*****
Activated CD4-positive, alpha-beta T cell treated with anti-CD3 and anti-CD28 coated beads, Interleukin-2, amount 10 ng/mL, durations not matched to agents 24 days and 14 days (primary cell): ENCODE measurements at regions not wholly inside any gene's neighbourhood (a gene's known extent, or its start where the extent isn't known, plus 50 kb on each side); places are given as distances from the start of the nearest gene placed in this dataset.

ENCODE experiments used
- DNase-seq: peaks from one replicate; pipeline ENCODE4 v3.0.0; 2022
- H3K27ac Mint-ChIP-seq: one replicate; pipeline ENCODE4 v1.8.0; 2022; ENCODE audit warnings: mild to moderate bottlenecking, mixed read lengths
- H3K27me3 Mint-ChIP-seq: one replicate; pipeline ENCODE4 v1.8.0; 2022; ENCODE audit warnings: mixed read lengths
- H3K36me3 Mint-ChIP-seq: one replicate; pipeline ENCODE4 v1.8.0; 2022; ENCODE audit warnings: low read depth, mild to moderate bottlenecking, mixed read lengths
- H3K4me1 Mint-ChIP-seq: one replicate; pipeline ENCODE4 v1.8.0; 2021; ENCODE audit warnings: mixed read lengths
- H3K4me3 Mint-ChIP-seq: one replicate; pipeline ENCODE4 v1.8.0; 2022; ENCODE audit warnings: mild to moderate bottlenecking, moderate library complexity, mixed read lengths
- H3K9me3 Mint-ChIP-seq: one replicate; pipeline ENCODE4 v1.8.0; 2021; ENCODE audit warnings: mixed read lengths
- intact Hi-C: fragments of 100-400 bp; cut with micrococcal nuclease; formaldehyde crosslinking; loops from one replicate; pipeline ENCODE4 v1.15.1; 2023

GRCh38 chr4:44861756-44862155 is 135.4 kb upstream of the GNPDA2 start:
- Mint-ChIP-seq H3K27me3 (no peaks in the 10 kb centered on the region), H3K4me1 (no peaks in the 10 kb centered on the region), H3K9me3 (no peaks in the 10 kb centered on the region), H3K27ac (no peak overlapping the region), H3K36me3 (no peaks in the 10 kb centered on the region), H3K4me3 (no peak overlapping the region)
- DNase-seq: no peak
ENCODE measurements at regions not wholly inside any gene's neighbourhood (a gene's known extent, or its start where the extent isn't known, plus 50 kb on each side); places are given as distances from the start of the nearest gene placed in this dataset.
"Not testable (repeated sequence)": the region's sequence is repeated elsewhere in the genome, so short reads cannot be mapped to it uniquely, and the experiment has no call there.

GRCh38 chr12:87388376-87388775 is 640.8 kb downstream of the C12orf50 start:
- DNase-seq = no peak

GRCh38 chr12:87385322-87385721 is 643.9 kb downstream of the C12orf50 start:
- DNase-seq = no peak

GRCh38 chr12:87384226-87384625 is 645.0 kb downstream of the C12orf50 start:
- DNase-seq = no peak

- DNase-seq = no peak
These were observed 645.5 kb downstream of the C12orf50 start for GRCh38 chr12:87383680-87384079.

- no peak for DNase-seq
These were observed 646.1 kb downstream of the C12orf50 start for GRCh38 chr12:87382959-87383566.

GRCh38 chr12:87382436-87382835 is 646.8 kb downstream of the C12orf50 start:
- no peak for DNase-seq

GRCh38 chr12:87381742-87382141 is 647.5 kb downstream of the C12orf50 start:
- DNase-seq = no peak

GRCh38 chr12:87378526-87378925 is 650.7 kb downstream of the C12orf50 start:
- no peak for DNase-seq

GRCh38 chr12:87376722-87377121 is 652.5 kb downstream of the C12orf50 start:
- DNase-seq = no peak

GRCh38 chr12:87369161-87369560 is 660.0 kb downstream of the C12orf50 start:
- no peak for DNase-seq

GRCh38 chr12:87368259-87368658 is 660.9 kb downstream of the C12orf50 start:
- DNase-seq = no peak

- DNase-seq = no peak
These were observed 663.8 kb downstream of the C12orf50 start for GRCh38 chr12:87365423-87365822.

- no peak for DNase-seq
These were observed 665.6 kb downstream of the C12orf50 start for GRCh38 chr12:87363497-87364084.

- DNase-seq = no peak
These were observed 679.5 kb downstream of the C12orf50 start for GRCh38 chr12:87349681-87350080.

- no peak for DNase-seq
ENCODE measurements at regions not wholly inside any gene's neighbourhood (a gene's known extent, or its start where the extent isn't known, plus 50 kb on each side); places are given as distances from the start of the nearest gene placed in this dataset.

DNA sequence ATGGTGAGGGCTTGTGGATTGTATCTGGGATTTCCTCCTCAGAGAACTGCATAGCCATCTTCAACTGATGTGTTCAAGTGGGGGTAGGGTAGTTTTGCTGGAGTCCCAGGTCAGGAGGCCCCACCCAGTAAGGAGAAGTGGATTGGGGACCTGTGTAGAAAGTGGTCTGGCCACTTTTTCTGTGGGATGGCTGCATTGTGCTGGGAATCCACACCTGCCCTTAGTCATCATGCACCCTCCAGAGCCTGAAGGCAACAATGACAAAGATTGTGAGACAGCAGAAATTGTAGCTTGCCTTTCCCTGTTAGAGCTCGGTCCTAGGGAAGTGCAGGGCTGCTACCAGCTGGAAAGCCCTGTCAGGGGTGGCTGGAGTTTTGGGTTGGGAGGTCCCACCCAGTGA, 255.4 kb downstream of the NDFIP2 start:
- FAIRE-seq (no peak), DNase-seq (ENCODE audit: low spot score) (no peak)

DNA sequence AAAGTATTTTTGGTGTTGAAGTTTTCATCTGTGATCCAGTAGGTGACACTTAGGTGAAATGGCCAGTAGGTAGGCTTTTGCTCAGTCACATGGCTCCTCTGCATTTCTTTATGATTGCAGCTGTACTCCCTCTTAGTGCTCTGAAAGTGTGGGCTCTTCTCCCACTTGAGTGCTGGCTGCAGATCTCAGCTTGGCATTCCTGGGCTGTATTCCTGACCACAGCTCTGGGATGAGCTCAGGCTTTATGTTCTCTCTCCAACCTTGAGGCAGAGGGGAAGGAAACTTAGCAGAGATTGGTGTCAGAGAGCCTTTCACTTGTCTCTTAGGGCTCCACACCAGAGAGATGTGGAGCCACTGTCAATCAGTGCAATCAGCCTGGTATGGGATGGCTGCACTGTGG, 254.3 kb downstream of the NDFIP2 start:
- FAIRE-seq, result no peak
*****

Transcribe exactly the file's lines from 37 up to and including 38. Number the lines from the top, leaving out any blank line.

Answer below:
- DNase-seq = no peak

- DNase-seq = no peak